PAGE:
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"17Calculus is an excellent site for college level calculus."
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This site is dedicated to college calculus, science and engineering. Each section is separate, so that you can stay focused on the topic you are here to learn.
We search the internet for comprehensive, in-depth material on upper-level mathematics, science and engineering. Then, we integrate the best videos, material and links into our discussion to help you learn, understand and use what you are currently studying. Our pages are not meant to replace your book or class materials but to supplement and enhance them or to refresh your skills.
Here is what you will find on more than 355 pages. |
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more than 3150 videos |
more than 3125 practice and exam problems all with complete, worked out, step-by-step solutions |
FREE personal account with the ability to save practice and page bookmarks |
How much will this cost you?
Zero, nothing, nada . . . Everything on this site is free
We are dedicated to helping you learn, understand and use calculus, precalculus, differential equations (and in the future physics, chemistry, electronics, fluid mechanics and perhaps more).
This section contains lists of recommended books. Most book links are affiliate links. Click the topic above to open the books list for a particular topic.
Free Textbooks - - - Recently, some free calculus textbooks have shown up online. Now, these are not the usual watered down versions. These are full textbooks that instructors are using in classrooms at reputable colleges and universities.
The best free book we've seen so far is Active Calculus by Matt Boelkins. It is over 500 pages of good material and there is a free workbook available as well. A second book we recommend is simply entitled Calculus I, II, III by Jerrold E. Marsden and Alan Weinstein. This book is actually three books and there are student guides as well. For a list of other free textbooks, check out the American Institute of Math - Approved Textbooks.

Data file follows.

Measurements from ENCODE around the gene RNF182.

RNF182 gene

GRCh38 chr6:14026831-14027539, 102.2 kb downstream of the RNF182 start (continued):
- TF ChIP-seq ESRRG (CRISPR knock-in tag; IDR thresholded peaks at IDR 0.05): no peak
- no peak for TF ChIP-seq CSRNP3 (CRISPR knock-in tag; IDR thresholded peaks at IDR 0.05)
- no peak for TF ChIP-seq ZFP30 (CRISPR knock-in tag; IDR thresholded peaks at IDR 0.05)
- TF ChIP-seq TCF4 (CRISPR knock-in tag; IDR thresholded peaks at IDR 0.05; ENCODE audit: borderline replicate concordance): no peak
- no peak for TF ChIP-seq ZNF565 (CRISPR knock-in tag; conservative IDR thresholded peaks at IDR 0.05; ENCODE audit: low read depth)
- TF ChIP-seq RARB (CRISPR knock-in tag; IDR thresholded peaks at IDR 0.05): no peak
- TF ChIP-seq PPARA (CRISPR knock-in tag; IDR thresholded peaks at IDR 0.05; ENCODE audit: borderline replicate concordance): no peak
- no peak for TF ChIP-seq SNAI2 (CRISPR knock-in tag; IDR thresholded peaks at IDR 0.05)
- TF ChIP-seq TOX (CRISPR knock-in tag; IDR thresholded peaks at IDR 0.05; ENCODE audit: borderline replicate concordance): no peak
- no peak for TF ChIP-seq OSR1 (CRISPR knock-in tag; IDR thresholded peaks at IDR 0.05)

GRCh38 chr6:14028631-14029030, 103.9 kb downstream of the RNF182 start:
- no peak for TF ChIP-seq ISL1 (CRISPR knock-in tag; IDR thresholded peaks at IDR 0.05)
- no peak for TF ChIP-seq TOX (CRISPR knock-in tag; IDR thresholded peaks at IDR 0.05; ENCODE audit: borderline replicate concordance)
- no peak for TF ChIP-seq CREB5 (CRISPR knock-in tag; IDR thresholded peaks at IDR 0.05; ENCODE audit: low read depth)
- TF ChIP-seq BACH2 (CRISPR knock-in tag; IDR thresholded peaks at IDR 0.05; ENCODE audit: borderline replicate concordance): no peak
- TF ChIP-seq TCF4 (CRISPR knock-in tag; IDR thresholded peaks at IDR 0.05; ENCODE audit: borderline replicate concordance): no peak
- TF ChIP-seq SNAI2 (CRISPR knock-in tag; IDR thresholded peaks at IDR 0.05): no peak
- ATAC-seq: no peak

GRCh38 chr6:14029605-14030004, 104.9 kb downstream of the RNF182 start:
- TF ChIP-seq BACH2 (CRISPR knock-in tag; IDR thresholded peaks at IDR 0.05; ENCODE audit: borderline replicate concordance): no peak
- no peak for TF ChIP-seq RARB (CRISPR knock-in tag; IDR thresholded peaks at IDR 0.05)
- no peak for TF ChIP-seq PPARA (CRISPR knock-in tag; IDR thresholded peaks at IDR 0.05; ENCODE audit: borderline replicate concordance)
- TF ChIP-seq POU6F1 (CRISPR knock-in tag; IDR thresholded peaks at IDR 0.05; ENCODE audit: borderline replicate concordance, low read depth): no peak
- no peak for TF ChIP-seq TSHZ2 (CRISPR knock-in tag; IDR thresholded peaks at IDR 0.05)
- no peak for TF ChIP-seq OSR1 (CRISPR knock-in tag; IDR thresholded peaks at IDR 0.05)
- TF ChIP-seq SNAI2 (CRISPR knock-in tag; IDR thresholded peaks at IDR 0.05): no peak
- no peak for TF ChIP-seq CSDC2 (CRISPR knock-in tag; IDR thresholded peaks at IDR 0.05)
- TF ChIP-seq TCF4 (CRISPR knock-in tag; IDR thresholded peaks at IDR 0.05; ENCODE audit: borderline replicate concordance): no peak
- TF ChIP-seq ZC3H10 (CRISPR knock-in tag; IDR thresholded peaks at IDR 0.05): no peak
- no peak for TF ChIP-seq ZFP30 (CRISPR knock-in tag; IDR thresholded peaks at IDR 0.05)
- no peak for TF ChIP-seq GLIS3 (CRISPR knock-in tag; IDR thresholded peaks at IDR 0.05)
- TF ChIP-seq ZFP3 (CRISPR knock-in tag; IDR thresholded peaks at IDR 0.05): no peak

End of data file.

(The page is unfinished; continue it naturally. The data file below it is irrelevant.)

Purchased Textbooks - - - As far as purchased textbooks go, the best we've found is Larson Calculus. If you have a choice, go with Larson. If you are looking for a textbook for reference, go with an early edition of Larson. The third and fourth editions are both good.
There are a couple of things you need to know when navigating through the list of Larson Calculus textbooks.
1. There are two main types of books, Early Transcendental Functions (ETF) and non-ETF. The difference is in the structure of the material. The ETF version has the calculus of exponentials, logarithms and trig mixed in with calculus of polynomials. The non-EFT version has all the calculus of those functions separated out in later chapters. We recommend the ETF version since the flow of the material is better in our opinion and easier to learn from. However, you need to go with whatever your instructor suggests.
2. There is also the option of purchasing a copy that says just Single Variable Calculus. This is basically the first half of the full book (which contains both single and multi-variable calculus). We recommend the full version, since you never know when you might need an extra chapter or two. But, again, go with what your instructor recommends.
Here are some links to Larson textbooks, several editions. Here are the ETF editions.
Here are the corresponding non-ETF editions.
Reference Books - - - For a reference book to help you learn calculus or give you extra practice, we recommend these books. The absolute best books to supplement your calculus knowledge are How To Ace Calculus and How To Ace The Rest Of Calculus. For suggestions on how to select and use supplementary books, read the discussion on the How To Save On and Use College Books page.
Books for differential equations need to be more indepth and comprehensive than for calculus or precalculus, since differential equations might be considered advanced math and is usually required for students who are actually going to use it and therefore really need to know it.
There are many books out there but these suggestions should get you started for ordinary and partial differential equations. For suggestions on how to select and use supplementary books, read the discussion on the How To Save On and Use College Books page.
Elementary Differential Equations by Boyce and DiPrima has been the standard textbook at many universities for years. New versions are still being produced but it can often be difficult to read because it can be quite terse. So you need to take a lot of notes and fill in a lot of blanks. That said, it is still a good book and will give you a good grounding in first semester differential equations, if you are willing to put in the work.
These links are to more current editions of the textbook. If you don't require a specific edition, an earlier edition will work nicely.